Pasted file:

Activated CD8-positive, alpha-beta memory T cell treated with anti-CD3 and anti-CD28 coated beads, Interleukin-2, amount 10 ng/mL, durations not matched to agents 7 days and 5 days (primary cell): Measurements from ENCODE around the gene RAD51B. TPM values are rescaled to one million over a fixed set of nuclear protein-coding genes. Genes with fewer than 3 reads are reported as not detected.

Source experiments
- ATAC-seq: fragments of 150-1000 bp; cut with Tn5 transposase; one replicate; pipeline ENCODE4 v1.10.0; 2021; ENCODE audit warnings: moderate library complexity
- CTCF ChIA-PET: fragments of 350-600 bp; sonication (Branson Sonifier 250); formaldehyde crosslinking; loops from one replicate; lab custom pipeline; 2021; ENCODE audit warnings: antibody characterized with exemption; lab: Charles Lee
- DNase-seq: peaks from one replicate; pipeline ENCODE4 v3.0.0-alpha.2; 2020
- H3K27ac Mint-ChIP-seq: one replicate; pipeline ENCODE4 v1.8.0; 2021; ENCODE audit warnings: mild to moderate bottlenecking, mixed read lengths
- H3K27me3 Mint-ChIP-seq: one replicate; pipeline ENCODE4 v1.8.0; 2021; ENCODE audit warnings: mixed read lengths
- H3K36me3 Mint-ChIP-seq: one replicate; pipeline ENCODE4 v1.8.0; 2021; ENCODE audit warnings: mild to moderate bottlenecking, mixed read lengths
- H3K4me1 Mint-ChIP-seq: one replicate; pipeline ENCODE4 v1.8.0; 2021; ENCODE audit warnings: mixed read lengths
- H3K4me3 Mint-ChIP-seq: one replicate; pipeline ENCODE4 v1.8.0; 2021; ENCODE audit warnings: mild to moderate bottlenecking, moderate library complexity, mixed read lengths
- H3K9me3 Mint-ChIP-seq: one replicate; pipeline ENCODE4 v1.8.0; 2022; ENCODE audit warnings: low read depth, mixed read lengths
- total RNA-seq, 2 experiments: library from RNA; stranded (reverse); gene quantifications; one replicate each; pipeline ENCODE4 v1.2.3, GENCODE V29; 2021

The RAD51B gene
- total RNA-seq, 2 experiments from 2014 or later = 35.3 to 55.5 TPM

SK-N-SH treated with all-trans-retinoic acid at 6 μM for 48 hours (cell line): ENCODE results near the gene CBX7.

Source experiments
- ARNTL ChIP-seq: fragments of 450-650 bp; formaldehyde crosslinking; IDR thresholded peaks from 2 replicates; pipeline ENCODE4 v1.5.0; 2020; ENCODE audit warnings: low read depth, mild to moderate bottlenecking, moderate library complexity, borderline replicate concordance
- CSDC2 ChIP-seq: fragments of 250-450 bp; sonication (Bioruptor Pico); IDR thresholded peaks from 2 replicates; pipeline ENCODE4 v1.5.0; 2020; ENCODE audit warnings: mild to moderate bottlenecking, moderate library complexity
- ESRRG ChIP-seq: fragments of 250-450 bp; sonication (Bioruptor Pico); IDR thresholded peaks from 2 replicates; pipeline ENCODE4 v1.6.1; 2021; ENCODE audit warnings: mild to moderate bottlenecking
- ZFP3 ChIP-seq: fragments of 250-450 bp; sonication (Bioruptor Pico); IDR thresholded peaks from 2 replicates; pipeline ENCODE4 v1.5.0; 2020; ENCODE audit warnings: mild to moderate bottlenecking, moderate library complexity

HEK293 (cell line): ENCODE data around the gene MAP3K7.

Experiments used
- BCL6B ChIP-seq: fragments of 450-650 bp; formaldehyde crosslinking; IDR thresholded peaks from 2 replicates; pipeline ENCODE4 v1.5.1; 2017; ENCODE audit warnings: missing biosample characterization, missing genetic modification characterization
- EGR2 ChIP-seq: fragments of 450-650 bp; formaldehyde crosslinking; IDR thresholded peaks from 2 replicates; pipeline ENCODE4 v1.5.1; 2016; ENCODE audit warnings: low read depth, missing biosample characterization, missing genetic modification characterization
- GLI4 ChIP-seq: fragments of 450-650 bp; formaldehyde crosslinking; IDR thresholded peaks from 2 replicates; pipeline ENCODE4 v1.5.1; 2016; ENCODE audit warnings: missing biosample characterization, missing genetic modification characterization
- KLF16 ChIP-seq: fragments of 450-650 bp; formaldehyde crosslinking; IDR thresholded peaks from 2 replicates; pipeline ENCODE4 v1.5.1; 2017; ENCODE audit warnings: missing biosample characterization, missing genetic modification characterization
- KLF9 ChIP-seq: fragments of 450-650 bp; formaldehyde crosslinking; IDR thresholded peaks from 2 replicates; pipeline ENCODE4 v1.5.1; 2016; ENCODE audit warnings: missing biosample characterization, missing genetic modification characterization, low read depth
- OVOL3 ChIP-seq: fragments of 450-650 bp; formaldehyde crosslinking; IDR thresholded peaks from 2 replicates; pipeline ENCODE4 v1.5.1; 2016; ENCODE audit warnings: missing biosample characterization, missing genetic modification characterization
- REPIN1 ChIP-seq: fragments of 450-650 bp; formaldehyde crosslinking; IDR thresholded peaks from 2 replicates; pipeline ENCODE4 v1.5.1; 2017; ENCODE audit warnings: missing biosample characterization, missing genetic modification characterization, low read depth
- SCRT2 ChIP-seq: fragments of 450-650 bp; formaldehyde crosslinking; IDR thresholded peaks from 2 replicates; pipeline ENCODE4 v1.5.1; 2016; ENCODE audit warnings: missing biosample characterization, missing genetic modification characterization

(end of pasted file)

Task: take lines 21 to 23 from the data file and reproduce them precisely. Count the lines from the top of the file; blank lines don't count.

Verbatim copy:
HEK293 (cell line): ENCODE data around the gene MAP3K7.

Experiments used
- BCL6B ChIP-seq: fragments of 450-650 bp; formaldehyde crosslinking; IDR thresholded peaks from 2 replicates; pipeline ENCODE4 v1.5.1; 2017; ENCODE audit warnings: missing biosample characterization, missing genetic modification characterization